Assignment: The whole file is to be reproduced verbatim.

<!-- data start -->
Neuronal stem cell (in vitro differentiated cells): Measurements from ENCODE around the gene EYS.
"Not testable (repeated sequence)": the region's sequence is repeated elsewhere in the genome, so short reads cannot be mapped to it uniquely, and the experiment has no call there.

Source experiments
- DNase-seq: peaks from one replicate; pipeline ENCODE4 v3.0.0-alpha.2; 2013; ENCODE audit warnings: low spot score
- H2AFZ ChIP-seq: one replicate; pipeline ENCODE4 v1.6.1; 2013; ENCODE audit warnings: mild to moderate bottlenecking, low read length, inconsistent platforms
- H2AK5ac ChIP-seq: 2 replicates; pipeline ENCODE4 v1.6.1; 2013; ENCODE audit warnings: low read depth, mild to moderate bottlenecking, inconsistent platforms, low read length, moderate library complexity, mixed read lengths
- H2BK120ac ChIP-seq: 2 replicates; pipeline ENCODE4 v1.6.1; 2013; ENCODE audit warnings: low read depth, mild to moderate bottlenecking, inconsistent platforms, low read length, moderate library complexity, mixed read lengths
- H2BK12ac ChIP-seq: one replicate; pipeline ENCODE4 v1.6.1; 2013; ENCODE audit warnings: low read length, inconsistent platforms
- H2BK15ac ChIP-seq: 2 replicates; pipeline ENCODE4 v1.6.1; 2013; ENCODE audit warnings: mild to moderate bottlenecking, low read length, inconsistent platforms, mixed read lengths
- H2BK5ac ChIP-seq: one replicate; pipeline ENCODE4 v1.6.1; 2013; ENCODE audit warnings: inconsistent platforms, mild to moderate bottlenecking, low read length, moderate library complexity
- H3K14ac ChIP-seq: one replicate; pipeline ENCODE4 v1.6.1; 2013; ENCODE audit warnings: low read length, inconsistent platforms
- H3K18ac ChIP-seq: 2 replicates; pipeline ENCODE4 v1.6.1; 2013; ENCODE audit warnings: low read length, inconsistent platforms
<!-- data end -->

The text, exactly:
Neuronal stem cell (in vitro differentiated cells): Measurements from ENCODE around the gene EYS.
"Not testable (repeated sequence)": the region's sequence is repeated elsewhere in the genome, so short reads cannot be mapped to it uniquely, and the experiment has no call there.

Source experiments
- DNase-seq: peaks from one replicate; pipeline ENCODE4 v3.0.0-alpha.2; 2013; ENCODE audit warnings: low spot score
- H2AFZ ChIP-seq: one replicate; pipeline ENCODE4 v1.6.1; 2013; ENCODE audit warnings: mild to moderate bottlenecking, low read length, inconsistent platforms
- H2AK5ac ChIP-seq: 2 replicates; pipeline ENCODE4 v1.6.1; 2013; ENCODE audit warnings: low read depth, mild to moderate bottlenecking, inconsistent platforms, low read length, moderate library complexity, mixed read lengths
- H2BK120ac ChIP-seq: 2 replicates; pipeline ENCODE4 v1.6.1; 2013; ENCODE audit warnings: low read depth, mild to moderate bottlenecking, inconsistent platforms, low read length, moderate library complexity, mixed read lengths
- H2BK12ac ChIP-seq: one replicate; pipeline ENCODE4 v1.6.1; 2013; ENCODE audit warnings: low read length, inconsistent platforms
- H2BK15ac ChIP-seq: 2 replicates; pipeline ENCODE4 v1.6.1; 2013; ENCODE audit warnings: mild to moderate bottlenecking, low read length, inconsistent platforms, mixed read lengths
- H2BK5ac ChIP-seq: one replicate; pipeline ENCODE4 v1.6.1; 2013; ENCODE audit warnings: inconsistent platforms, mild to moderate bottlenecking, low read length, moderate library complexity
- H3K14ac ChIP-seq: one replicate; pipeline ENCODE4 v1.6.1; 2013; ENCODE audit warnings: low read length, inconsistent platforms
- H3K18ac ChIP-seq: 2 replicates; pipeline ENCODE4 v1.6.1; 2013; ENCODE audit warnings: low read length, inconsistent platforms